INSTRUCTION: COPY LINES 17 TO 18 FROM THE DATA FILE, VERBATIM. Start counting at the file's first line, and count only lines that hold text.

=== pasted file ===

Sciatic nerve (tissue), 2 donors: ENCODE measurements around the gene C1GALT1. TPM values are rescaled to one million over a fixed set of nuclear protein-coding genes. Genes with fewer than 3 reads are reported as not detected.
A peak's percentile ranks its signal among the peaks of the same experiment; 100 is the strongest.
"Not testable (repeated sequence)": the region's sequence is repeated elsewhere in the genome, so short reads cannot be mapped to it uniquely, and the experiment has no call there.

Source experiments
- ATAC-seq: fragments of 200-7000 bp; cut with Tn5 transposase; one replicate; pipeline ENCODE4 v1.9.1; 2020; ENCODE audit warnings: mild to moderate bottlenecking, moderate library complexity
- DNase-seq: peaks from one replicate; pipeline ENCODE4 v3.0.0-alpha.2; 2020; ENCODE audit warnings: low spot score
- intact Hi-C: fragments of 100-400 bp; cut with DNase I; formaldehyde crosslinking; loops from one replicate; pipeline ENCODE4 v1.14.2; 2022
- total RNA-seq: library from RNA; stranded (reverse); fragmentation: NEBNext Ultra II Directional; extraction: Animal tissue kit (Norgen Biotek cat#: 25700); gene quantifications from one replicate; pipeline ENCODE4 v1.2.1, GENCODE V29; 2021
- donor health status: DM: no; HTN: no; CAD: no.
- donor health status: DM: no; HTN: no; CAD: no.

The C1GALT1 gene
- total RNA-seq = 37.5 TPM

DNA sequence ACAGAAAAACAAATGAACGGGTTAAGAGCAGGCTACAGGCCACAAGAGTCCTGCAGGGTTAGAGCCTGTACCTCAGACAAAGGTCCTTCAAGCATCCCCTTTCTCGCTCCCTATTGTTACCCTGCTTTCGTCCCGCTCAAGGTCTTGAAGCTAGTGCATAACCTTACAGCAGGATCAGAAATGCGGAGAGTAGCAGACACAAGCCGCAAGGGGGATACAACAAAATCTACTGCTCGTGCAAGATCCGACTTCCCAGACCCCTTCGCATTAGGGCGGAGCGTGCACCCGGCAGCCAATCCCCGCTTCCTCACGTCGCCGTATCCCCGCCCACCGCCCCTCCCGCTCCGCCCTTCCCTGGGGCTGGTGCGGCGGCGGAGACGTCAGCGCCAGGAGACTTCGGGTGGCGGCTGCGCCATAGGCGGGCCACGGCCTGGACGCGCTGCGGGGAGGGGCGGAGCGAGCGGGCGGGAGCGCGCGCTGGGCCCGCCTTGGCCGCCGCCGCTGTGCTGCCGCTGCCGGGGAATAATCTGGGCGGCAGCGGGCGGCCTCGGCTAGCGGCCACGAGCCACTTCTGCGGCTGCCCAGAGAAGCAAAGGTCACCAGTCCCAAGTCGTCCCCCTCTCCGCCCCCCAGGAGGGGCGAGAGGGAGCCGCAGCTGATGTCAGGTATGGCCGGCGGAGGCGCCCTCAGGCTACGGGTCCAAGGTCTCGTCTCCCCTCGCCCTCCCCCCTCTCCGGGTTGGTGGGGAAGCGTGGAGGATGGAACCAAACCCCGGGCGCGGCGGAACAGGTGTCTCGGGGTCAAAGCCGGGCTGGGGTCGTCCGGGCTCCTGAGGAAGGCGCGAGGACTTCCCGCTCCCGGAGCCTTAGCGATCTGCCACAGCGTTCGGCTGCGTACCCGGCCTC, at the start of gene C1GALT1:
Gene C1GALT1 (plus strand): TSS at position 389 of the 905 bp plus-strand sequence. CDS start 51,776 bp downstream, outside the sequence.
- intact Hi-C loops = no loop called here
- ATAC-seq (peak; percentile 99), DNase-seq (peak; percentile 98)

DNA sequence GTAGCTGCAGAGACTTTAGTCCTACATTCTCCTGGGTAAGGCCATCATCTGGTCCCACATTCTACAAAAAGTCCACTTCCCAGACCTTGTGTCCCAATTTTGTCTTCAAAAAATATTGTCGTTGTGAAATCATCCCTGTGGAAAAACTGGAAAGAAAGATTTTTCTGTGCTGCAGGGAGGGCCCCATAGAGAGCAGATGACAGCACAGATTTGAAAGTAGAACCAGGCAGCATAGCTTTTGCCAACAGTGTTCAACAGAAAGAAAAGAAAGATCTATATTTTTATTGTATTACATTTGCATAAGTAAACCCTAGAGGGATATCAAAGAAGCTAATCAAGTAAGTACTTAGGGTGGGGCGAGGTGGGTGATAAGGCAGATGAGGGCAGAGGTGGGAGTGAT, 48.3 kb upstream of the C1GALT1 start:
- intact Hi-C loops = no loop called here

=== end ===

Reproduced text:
DNA sequence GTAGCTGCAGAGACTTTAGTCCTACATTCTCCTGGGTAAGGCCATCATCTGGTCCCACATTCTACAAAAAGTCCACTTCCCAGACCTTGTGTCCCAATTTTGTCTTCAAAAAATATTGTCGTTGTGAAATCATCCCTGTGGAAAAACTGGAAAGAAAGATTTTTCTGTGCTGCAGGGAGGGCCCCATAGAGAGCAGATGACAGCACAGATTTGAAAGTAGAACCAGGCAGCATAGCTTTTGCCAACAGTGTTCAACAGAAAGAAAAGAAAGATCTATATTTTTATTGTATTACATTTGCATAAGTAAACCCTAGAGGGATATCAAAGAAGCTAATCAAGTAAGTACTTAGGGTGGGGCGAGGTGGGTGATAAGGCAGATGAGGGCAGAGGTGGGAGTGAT, 48.3 kb upstream of the C1GALT1 start:
- intact Hi-C loops = no loop called here